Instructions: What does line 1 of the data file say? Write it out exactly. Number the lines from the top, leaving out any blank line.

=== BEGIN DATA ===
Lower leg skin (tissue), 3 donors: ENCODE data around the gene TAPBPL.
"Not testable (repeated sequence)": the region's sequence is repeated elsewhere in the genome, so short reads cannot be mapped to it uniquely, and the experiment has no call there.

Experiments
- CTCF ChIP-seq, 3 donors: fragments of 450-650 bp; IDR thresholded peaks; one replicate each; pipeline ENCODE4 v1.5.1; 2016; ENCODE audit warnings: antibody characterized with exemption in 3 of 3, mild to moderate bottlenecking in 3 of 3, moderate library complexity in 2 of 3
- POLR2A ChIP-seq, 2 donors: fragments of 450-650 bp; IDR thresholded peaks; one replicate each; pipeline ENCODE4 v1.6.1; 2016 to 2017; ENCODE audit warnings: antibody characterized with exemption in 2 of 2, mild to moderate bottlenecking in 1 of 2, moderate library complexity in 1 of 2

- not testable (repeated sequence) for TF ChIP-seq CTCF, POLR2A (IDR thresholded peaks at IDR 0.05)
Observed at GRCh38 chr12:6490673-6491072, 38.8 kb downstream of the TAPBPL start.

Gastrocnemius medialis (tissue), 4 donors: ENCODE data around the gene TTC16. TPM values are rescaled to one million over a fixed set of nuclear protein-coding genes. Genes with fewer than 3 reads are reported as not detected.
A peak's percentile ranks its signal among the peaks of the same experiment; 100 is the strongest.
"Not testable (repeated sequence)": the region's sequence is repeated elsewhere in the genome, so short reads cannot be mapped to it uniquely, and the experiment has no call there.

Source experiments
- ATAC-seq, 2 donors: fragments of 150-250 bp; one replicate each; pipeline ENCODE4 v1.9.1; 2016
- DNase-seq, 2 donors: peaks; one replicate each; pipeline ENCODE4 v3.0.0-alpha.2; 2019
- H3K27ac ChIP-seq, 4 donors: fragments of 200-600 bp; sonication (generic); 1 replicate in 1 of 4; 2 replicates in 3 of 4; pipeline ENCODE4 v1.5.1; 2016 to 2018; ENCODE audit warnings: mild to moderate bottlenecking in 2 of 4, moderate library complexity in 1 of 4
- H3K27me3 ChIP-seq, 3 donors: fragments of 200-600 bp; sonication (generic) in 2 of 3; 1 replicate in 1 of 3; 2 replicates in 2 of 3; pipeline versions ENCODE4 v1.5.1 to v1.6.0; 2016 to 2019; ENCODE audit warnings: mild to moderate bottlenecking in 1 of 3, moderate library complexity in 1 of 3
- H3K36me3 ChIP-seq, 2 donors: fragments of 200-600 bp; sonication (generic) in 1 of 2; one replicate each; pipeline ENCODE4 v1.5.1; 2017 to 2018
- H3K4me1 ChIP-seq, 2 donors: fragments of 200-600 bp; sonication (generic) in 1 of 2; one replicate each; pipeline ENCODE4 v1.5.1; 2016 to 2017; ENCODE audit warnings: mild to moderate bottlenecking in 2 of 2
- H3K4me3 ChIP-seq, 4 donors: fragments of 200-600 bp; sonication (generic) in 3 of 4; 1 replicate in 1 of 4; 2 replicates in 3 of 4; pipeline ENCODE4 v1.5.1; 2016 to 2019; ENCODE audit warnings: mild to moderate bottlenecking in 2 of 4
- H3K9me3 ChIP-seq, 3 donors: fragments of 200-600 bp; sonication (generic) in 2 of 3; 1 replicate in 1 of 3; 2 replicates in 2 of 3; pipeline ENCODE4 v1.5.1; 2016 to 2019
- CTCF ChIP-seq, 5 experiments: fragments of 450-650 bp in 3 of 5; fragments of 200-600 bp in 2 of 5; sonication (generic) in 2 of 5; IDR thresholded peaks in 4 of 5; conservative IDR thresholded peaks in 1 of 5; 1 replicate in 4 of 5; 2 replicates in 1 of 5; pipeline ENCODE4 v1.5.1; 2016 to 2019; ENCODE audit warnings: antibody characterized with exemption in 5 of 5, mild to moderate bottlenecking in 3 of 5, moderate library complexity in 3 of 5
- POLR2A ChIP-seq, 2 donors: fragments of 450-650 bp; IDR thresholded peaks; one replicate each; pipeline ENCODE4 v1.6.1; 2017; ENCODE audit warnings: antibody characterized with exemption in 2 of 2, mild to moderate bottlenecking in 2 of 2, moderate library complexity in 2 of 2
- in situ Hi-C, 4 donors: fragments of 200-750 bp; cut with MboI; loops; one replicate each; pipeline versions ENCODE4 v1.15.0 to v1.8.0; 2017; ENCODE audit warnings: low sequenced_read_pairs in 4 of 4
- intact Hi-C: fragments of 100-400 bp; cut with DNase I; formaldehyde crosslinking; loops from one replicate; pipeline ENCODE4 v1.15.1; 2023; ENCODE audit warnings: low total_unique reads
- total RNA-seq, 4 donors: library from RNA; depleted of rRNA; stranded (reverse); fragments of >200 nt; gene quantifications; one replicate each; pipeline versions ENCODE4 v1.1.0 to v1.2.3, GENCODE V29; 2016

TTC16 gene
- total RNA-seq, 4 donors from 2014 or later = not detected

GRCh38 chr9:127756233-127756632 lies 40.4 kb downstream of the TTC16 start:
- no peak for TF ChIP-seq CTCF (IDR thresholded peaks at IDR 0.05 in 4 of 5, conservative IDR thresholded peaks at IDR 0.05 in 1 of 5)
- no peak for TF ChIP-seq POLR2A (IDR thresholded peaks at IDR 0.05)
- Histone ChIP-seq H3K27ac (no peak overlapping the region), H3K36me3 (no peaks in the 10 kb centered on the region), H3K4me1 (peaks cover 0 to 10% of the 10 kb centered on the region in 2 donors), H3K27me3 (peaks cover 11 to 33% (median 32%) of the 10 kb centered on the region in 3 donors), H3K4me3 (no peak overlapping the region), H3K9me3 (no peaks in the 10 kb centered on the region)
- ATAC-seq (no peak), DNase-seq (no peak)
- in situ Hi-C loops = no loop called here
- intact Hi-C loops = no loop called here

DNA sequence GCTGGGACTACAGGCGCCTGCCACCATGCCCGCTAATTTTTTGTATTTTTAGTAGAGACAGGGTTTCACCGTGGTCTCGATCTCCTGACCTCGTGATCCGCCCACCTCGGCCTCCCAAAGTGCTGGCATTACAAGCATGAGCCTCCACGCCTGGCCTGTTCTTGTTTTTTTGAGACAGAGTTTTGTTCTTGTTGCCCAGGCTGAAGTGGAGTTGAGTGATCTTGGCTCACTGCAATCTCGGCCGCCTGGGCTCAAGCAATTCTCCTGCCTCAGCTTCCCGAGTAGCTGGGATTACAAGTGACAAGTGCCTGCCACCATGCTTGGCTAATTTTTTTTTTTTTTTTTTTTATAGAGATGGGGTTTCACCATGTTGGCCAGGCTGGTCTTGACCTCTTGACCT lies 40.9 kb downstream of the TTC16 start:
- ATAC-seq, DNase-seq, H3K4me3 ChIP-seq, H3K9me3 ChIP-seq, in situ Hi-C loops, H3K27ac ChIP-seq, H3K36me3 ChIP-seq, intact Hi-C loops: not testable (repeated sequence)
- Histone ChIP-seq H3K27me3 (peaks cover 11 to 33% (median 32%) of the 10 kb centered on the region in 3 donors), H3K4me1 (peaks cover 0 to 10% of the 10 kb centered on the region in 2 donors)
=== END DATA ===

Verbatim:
Lower leg skin (tissue), 3 donors: ENCODE data around the gene TAPBPL.